In case it hasn't occurred to you: Your ship is made of inorganic matter. We have a few accounts of void life trying to tear through a ship's systems. Most of the time. Especially with the largest examples of void life, they barely register our existence. When they do, however, be prepared to strike.   It's widely considered a good idea to avoid these creatures, but sometimes it is inevitable. Some creatures threaten the existence of our species. There are creatures that eat stars out there, and they don't care what happens to those left without the light. Imagine it: one moment the sun is there, casting its warmth upon you and the next, it's going supernova billions of years ahead of schedule.   It's common for those with means to destroy any unwelcome visitors to their systems. Some species even offer their services to remove particularly dangerous pests. These exterminators travel all over the galaxy seeking to control the population of some of the more troublesome cases of life in the void.

Examples

A recent discovery for us are numerous cases of stellar flora. These massive growths can feed on stars for eons, but if starving, they can rapidly speed up the inevitable supernova that all stars meet at their end. They use this initial pulse of energy to blast them off into deep space, entering hibernation till the heat of another star wakes them up.   Another example is what human drifters refer to as space whales. These silicone based lifeforms use webbed membranes similar to solar sails to drift through space. They feed on asteroids along a commonly traveled space route near the core of the galactic community. They have been known to assault nearby ships and can be notorious difficult to kill. Web drifts are particularly dangerous. Spores spread out using the release of built up gas, bonding with other spores to form a large wall or sheet. This will collect debris or even ships, slowly eating it away to feed the entire colony.
Mouse felt her heart beat against the inside her chest. A beam of yellow-green light shot across space from one of the Eden vessels, clipping the creature on one of it’s many tendrils. Missiles raced above and below them, some flying cross the nose of the ship. The Eden fleet broke formation, as if to circle the creature. Several ships were destroyed from the tendrils as they whipped through space. They stared in wonder as another vessel jumped in with a blinding white flash of light. It was massive, one of The Eden titans.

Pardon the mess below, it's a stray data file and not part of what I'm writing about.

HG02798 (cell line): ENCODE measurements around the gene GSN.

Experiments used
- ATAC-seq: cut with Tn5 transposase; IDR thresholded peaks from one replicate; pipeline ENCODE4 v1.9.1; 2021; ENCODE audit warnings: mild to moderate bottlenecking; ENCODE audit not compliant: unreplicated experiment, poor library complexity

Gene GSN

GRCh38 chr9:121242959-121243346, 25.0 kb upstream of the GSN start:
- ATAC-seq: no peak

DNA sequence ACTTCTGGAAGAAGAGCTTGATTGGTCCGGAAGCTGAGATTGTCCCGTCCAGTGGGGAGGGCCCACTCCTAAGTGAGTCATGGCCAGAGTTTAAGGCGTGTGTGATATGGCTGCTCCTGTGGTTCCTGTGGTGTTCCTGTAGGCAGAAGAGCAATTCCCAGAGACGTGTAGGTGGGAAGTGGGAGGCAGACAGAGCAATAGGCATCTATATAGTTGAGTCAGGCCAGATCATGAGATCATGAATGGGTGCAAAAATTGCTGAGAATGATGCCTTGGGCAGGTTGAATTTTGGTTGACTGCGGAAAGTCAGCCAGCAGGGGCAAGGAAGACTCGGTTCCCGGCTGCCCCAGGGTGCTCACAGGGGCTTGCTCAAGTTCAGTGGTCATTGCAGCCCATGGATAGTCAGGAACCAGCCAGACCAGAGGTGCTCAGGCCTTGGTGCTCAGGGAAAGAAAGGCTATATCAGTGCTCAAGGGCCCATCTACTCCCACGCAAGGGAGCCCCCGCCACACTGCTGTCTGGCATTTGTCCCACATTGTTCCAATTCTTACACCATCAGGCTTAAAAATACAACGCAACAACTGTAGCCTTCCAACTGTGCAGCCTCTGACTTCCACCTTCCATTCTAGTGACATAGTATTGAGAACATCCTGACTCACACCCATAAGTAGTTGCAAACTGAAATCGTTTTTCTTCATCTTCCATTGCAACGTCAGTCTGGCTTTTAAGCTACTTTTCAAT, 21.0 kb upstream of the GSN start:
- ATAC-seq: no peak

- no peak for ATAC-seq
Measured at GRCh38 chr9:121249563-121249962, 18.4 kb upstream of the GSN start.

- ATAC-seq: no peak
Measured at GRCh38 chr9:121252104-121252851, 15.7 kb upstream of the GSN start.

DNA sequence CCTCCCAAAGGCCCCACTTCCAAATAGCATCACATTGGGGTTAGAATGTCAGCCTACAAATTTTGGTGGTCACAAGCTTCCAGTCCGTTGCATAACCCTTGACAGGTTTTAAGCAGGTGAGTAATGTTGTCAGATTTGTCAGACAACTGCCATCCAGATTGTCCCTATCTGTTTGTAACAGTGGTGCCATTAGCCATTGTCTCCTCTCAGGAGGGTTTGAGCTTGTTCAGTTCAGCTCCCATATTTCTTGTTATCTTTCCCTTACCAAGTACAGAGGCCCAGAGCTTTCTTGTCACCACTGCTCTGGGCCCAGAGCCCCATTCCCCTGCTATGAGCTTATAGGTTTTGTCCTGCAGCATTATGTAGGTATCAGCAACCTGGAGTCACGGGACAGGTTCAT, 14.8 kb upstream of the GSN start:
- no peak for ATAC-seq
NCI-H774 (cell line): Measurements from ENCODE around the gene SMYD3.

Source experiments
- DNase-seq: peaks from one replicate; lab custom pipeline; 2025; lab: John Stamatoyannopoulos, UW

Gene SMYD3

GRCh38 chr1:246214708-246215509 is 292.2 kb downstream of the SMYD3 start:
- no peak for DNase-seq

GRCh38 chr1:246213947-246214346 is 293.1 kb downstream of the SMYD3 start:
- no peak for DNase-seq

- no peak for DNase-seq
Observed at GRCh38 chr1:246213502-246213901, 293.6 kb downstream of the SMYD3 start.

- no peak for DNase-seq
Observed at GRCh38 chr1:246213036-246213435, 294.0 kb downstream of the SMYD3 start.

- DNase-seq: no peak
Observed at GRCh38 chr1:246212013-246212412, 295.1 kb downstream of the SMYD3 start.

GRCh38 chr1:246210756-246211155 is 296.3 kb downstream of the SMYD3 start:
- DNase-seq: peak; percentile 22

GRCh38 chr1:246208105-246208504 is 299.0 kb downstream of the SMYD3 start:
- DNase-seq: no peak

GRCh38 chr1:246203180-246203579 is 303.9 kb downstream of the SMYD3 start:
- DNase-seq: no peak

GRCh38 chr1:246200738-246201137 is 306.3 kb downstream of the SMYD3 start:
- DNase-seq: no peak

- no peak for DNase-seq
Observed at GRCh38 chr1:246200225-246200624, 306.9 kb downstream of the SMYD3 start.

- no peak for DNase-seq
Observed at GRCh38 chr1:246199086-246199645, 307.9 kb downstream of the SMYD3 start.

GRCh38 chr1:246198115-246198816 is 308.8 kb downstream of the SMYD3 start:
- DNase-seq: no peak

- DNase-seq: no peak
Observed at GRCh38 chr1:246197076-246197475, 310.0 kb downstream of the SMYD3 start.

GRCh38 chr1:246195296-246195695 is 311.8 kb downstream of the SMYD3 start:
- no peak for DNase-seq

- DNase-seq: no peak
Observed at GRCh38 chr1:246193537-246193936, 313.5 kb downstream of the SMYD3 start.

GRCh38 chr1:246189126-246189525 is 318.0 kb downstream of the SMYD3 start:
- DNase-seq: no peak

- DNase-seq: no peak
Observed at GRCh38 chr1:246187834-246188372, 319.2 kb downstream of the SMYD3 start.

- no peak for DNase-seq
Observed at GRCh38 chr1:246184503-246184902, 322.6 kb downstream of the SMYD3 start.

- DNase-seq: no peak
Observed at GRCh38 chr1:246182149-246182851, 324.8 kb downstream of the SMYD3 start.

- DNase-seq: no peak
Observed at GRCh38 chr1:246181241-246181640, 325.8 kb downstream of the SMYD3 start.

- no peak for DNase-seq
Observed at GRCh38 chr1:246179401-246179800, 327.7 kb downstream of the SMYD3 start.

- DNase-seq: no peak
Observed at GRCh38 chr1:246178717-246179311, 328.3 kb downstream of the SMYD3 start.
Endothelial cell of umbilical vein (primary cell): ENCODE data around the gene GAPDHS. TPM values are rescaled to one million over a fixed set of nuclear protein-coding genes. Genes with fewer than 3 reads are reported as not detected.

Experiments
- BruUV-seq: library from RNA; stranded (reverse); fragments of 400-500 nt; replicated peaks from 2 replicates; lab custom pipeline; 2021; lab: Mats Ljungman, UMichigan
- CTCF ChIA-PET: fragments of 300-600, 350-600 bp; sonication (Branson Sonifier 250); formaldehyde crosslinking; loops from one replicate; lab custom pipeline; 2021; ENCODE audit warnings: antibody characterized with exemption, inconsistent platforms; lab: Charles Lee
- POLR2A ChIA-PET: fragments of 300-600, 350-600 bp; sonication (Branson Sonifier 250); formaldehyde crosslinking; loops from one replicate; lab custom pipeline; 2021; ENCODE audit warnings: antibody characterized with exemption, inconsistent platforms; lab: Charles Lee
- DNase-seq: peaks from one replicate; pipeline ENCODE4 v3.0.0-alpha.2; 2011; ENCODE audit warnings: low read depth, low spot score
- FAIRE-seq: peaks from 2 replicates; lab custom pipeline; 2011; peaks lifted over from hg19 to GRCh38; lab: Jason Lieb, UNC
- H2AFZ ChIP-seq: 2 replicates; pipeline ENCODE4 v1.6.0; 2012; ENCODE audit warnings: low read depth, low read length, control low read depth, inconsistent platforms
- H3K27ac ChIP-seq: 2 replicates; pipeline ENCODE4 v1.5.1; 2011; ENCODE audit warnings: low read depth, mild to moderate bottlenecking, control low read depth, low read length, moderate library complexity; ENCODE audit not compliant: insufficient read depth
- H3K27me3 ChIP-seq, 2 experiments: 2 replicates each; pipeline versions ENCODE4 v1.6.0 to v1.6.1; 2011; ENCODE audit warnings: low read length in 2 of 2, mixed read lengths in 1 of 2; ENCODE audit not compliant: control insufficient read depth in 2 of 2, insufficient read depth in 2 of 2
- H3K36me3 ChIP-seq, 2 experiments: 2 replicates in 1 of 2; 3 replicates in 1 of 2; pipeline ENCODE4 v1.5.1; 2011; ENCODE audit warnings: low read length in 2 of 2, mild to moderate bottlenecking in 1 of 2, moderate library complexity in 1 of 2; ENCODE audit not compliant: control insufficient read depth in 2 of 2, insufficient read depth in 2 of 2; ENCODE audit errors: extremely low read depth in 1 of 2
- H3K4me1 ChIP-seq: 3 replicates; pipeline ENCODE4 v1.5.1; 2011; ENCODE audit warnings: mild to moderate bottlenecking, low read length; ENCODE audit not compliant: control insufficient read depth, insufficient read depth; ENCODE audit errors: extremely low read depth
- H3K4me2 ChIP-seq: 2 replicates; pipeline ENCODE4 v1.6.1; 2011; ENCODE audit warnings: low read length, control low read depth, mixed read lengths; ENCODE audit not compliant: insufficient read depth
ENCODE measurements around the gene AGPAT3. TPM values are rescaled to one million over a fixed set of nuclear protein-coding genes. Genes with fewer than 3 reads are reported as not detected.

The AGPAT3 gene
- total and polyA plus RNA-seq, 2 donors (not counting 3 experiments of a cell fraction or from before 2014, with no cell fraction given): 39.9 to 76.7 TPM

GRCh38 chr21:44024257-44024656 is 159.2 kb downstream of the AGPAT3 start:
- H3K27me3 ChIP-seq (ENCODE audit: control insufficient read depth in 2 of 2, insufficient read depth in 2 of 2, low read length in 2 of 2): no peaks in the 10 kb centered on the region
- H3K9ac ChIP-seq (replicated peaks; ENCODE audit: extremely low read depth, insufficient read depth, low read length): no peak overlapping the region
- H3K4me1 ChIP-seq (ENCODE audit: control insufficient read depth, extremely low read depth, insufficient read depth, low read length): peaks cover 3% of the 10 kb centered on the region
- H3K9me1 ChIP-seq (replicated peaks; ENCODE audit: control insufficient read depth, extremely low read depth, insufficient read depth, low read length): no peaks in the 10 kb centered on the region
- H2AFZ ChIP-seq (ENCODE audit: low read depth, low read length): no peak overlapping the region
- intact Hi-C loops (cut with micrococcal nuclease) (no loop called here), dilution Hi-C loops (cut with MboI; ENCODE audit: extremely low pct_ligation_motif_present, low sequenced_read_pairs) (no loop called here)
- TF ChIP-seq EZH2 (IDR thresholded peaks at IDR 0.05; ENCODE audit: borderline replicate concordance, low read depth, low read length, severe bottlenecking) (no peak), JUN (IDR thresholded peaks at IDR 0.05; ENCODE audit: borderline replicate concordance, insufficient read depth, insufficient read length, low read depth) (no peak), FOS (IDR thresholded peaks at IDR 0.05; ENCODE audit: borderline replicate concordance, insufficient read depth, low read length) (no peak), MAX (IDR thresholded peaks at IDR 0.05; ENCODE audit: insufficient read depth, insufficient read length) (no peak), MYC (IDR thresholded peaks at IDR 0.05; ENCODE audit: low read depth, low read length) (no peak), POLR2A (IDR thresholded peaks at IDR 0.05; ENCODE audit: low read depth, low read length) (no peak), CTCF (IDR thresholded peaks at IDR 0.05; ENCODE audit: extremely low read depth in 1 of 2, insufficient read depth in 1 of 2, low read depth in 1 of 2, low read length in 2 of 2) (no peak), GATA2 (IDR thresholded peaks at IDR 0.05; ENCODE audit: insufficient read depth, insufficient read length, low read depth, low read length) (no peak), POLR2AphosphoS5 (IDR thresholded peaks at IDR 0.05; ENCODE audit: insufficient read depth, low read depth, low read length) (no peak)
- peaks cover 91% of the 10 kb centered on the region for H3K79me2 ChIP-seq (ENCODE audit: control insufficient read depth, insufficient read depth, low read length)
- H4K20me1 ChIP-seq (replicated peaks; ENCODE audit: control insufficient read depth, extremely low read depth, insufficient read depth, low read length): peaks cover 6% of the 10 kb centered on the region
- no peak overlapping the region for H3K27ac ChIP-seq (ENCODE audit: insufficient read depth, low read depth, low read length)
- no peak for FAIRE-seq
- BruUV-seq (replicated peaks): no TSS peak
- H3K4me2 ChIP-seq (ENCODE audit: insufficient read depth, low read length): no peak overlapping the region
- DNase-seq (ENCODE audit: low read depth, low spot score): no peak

The ship looked as if it could ram a planet out of orbit. Its size alone dwarfed the ships around it. Fins loaded with numerous weapons spread out from its long body. The ship opened fire. Uncounted missile silos unleashed their fury. Countless beams of multicolored light shot across the void.
Mouse held her breath, maneuvering the ship in an attempt to dodge the incoming fire. After several narrow misses, mouse screamed, "Activate warp, now."
"But-" Argos began
"Did I make that look easy?" Mouse asked, her eyes darting across the star field. "We have to go, like right now."
Mouse looked up and saw one of the tendrils crashing down, hitting the ship's shield, and glancing off the side.
The force of her body pushing against the harness on her chair sent a rush of pain through her body. She heard roadrunner scream in pain. She looked over. He gripped his shoulder, groaning in pain at what she assumed was a dislocated arm. She cast a glare at Argos.
Argos nodded with wide eyes, reaching over and rotating a wheel on her console. A whine swelled and echoed off the inside of the ship. Mouse slammed her eyes shut as the lights dimmed. All power was needed to activate a warp drive.
The screens surrounding her went black. The shields were gone, life support shut down, and the last thing they saw was the metal of the ship seemingly bending against the strain before they were plunged in darkness. They sat with hearts racing, waiting to reach safety or be destroyed. Only time would tell.


Cover image: by Adobe Stock